Investors are strongly encouraged to conduct their own due diligence into these factors.
Note: All information for this article was derived from publicly available information. The author(s) have a short position in Kingold Jewelry. Investors are strongly encouraged to conduct their own due diligence into these factors.
Kingold Was Touted By The Chinese “Fraud School” As a Success Story
Muddy Waters, a research firm that has exposed many Chinese frauds, authored a White Paper on the organized network that brought numerous fraudulent companies onto U.S. exchanges. The presentation and research paper, Frauducation, cited a 2012 Chinese Today’s Fortune article that discussed an investigation into a Chinese “fraud school.” The article (translated into english) describes a “systematically criminal” platform:
the “fraud school” is a small investment bank and financing counseling company. It uses a network of accounting firms and law firms based in HK and US to jointly operate to present “trash” enterprises as fast-growing and huge-profitmaking super stars, thus catching the foreign investors’ eyes, gaining private funding, and subsequently going public in the US….After that, they will keep coaching the firm on producing falsified reporting documents in order to make it keep “growing” with the eventual goal of listing on a primary exchange (i.e. NYSE or NASDAQ) and collect even more money from US investors.
While the investment bank leading the fraud school was not specifically named in the article, the research paper highlighted the likelihood of it being a Hong Kong outfit named Chief Capital. Although Chief Capital’s website has since been deleted, we found Wayback Machine archives showing that KGJI was featured as one of Chief Capital’s many “Success Stories”:
Of the eight U.S. “classmates” pictured above, Kingold is the only company still trading on U.S. exchanges. Chief Capital’s alumni have left western investors with severe losses and have included high profile frauds such as RINO International (OTC:RINO) (below).
Kingold had originally attempted a Chinese IPO but was rejected by the Chinese Regulatory Commission on account of “abnormally rapid revenue growth.” A month later, Kingold engaged Chief Capital and subsequently completed a 2009 U.S. reverse merger. Chief Capital (in the below profile) states it facilitated this process by providing substantial audit assistance to Kingold. The firm even issued a press release congratulating their “client”, KGJI, on a successful NASDAQ listing.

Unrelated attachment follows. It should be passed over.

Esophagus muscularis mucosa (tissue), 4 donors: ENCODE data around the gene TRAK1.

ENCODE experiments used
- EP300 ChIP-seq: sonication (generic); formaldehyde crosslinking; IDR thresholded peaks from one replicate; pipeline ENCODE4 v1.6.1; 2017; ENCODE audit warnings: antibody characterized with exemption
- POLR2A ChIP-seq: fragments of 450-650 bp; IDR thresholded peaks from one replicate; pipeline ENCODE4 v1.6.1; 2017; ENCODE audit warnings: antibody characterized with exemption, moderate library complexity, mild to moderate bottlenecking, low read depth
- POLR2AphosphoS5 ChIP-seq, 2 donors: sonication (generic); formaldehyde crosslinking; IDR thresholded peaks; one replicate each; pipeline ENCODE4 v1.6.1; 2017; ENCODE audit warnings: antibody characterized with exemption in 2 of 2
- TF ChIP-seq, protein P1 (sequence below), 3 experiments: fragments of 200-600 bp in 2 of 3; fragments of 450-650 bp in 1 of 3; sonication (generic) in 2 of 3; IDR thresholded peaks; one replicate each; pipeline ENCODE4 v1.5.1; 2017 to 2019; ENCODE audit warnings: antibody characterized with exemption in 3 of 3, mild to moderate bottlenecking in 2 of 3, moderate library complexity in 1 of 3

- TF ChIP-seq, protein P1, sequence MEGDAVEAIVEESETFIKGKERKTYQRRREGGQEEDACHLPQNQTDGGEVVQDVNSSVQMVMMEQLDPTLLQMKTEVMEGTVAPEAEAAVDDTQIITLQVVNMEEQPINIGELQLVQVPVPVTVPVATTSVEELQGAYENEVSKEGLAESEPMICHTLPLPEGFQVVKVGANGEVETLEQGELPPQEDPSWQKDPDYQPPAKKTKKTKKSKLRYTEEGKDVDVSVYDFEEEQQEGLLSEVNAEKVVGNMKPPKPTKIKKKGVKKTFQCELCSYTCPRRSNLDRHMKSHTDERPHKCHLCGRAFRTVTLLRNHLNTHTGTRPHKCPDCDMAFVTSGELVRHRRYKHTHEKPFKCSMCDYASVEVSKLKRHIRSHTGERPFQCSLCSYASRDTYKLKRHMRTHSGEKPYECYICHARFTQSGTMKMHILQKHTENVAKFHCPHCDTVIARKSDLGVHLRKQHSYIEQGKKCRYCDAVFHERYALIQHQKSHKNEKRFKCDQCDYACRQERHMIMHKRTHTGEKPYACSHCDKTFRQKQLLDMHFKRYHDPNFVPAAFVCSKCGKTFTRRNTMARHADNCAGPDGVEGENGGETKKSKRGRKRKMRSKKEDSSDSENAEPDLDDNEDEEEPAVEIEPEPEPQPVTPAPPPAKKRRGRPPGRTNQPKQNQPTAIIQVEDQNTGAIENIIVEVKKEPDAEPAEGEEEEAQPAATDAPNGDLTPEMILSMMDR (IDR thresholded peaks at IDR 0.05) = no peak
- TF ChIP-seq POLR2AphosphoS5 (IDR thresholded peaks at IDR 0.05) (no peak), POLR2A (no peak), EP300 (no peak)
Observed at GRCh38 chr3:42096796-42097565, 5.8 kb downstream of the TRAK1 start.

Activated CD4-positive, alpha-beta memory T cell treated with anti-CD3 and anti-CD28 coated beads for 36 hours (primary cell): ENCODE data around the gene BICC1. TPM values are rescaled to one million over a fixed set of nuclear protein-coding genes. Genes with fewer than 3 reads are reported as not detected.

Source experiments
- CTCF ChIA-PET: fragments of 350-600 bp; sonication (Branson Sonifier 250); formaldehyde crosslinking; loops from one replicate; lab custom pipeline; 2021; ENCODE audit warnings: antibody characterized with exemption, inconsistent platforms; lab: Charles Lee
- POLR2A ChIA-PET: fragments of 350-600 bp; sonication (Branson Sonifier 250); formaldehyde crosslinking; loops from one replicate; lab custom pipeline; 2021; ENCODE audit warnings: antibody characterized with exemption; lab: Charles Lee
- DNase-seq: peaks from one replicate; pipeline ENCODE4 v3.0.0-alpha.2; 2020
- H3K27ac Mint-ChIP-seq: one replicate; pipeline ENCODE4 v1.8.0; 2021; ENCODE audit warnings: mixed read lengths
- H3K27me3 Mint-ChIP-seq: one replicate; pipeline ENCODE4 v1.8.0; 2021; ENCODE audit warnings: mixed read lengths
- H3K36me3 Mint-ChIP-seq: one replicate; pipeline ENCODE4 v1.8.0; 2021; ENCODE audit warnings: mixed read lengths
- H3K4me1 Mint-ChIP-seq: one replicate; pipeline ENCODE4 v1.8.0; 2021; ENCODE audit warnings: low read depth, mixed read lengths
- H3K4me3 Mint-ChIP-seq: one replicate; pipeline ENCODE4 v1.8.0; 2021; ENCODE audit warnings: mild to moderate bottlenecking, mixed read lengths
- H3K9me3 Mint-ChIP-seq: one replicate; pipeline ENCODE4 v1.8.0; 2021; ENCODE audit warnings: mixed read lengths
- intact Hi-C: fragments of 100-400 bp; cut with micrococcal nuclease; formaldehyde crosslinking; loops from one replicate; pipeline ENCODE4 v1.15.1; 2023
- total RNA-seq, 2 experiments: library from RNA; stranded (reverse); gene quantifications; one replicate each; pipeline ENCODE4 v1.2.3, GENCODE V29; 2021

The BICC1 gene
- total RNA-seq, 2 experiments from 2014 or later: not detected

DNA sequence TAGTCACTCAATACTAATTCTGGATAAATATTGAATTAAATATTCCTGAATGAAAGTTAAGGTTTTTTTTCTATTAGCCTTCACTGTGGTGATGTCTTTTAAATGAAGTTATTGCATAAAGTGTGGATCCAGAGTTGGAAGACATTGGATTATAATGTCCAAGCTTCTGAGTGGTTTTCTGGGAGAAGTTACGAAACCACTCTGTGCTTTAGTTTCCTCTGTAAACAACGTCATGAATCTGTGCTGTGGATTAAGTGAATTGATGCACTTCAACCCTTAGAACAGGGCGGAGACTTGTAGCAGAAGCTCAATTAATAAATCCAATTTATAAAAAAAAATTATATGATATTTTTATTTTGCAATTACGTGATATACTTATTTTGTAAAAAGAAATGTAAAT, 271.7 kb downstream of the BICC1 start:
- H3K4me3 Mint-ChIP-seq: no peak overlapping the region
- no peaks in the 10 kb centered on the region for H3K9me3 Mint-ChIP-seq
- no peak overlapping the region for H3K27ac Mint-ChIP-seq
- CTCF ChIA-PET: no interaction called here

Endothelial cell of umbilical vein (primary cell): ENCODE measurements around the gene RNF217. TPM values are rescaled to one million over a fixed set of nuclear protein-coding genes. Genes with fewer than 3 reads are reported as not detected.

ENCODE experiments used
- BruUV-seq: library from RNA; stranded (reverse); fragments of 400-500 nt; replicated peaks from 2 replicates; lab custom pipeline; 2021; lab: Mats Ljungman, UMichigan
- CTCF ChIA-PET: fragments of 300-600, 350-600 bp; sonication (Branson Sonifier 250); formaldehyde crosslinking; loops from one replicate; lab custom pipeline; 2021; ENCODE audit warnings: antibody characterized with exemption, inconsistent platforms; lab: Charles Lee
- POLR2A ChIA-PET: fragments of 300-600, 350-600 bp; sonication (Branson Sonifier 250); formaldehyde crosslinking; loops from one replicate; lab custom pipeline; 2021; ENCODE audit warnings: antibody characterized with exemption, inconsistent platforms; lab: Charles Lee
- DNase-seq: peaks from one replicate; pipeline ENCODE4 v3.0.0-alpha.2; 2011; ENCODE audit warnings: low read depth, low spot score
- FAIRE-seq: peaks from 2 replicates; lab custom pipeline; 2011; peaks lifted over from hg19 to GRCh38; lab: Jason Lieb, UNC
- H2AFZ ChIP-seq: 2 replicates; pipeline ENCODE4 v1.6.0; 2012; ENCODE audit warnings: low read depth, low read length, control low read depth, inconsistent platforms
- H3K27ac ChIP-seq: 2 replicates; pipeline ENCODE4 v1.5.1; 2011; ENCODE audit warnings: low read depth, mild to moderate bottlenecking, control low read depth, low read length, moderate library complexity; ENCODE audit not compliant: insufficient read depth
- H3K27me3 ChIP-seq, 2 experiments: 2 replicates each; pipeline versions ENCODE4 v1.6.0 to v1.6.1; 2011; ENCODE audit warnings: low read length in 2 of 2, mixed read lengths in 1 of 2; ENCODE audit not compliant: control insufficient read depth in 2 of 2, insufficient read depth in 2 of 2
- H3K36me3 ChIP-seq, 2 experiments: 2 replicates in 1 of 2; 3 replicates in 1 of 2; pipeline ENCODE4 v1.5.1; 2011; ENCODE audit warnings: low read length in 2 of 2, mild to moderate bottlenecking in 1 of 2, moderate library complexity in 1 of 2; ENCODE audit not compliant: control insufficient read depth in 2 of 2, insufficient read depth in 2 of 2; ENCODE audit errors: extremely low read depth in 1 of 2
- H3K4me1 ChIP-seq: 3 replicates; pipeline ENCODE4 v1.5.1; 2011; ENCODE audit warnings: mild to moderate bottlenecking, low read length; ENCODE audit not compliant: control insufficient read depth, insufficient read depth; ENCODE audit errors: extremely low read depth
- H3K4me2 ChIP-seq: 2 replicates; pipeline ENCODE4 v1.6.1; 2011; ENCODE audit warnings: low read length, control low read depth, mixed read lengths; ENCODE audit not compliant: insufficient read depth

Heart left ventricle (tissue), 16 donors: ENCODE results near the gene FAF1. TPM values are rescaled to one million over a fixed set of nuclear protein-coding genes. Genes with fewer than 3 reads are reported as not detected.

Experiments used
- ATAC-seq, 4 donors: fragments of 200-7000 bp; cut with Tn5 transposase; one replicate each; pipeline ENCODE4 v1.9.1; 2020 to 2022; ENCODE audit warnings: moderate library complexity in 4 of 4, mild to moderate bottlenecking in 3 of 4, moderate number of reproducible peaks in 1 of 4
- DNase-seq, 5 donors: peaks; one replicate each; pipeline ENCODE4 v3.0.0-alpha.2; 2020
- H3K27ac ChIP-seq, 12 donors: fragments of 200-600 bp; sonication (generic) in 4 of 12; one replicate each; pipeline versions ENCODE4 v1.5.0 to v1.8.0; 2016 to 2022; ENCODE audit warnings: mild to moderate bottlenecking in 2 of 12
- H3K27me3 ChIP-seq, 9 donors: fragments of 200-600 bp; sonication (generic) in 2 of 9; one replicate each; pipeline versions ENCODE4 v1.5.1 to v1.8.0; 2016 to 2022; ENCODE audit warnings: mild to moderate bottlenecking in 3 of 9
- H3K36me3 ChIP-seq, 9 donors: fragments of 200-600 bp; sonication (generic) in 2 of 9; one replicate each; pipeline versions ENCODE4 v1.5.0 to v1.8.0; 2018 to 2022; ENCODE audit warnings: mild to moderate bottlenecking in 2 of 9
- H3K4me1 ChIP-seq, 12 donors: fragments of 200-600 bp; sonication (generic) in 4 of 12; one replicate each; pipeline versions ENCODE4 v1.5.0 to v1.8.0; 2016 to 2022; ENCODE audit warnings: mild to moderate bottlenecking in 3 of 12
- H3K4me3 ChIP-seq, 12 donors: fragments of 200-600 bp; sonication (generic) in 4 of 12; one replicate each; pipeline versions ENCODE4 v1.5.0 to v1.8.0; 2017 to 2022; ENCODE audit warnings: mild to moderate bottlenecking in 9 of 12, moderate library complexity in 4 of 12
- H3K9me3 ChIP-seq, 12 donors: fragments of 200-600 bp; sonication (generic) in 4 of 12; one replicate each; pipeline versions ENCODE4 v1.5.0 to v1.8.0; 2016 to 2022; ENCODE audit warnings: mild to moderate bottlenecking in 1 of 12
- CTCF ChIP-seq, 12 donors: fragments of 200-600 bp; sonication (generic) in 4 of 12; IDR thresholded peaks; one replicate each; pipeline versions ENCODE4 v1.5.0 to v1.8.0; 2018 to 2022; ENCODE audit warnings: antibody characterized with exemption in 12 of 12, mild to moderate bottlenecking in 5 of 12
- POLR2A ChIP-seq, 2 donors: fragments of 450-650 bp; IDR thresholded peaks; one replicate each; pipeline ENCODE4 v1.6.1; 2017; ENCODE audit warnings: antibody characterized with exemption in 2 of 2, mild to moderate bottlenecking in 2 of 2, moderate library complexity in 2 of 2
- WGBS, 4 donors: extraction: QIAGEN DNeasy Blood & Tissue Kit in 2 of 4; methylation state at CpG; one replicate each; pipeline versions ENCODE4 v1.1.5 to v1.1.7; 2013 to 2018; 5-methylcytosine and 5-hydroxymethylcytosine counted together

Source: Wayback Machine. November 5, 2011 capture. Translated by Google. Kingold is also called Wuhan Golden Phoenix Jewelry
The Frauducation white paper also examined the audit firm of Jimmy C.H. Cheung & Company. Cheung was the earliest auditor of record for RINO and audited ChinaCast (OTCPK:CAST) which, according the SEC, was a “massive” fraud. We discovered that Cheung also performed audit work for Kingold. In a 2010 comment letter, Kingold assured the SEC of its compliance with U.S. GAAP and named Cheung as helping implement Kingold’s financial reporting system:
Kingold’s financial statements include “clean” audit opinions signed by Friedman LLP, a firm that has earned millions from auditing a variety of discredited and/or fraudulent US-listed Chinese companies such as: Advanced Battery Technologies (here), China Natural Gas (here), and SinoCoking Coal (here). Our research indicates that Friedman’s audits of Kingold have also failed.